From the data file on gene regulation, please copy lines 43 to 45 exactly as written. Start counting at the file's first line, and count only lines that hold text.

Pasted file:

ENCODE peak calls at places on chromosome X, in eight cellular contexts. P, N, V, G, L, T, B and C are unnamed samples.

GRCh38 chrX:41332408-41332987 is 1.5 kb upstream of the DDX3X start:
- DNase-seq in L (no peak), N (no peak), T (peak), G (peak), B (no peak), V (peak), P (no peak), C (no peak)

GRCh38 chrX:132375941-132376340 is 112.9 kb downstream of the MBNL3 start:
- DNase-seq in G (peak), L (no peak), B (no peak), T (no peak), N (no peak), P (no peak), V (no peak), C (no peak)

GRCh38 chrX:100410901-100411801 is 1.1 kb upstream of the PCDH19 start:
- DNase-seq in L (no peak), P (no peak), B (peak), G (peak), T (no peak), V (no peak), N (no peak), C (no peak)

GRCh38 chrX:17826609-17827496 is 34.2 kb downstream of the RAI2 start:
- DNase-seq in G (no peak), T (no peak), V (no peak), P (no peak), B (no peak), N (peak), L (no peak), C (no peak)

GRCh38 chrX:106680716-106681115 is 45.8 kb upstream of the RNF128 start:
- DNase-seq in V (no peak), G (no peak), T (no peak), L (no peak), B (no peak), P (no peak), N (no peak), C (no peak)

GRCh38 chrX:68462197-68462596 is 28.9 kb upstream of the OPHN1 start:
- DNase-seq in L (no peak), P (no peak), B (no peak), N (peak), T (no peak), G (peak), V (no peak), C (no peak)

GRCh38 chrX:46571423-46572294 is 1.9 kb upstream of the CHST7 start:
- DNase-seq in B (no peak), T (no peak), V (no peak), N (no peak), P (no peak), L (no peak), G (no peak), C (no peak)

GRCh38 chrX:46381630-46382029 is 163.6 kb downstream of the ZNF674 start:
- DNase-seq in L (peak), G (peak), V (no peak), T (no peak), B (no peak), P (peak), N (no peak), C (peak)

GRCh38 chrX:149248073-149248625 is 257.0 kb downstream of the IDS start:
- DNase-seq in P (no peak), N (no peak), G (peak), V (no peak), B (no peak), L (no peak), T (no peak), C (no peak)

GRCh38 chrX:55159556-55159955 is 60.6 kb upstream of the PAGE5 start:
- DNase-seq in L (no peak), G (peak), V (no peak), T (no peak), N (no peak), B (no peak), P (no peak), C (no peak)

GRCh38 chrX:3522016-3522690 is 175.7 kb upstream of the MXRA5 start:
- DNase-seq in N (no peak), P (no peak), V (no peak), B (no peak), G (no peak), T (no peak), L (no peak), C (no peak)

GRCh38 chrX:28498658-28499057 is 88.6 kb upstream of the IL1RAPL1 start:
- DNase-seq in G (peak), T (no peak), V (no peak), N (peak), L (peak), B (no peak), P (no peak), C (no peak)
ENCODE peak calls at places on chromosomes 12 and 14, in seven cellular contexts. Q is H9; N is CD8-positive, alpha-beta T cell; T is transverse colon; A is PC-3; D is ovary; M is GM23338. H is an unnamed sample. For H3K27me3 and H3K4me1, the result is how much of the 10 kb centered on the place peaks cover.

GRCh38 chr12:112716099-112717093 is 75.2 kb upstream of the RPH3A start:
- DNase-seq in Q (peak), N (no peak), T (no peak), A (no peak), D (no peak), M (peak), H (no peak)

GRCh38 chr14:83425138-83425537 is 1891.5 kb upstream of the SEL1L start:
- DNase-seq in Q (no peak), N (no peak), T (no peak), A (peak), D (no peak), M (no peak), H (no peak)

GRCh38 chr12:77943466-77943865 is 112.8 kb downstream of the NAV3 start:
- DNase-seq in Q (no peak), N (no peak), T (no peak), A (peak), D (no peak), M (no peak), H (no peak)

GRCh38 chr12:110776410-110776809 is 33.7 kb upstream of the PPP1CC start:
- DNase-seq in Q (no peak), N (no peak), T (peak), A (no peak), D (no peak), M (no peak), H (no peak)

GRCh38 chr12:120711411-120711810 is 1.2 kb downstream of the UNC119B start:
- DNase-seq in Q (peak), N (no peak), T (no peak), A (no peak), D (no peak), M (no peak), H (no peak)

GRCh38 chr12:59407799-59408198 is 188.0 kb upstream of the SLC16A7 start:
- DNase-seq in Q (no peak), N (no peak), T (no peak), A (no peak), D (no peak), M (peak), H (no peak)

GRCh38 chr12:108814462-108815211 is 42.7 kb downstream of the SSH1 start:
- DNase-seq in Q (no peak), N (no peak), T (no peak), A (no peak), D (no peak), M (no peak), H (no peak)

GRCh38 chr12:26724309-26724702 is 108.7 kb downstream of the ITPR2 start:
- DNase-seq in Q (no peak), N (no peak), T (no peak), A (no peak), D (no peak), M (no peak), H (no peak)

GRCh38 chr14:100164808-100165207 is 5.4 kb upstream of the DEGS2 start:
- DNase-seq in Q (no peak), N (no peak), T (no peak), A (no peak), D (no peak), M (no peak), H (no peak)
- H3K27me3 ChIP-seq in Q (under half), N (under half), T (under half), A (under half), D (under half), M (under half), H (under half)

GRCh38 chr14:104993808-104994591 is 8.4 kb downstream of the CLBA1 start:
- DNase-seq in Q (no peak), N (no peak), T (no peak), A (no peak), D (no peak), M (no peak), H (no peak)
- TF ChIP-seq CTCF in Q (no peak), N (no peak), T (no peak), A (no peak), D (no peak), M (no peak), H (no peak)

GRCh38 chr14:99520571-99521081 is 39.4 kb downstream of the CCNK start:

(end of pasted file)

GRCh38 chr14:100164808-100165207 is 5.4 kb upstream of the DEGS2 start:
- DNase-seq in Q (no peak), N (no peak), T (no peak), A (no peak), D (no peak), M (no peak), H (no peak)
- H3K27me3 ChIP-seq in Q (under half), N (under half), T (under half), A (under half), D (under half), M (under half), H (under half)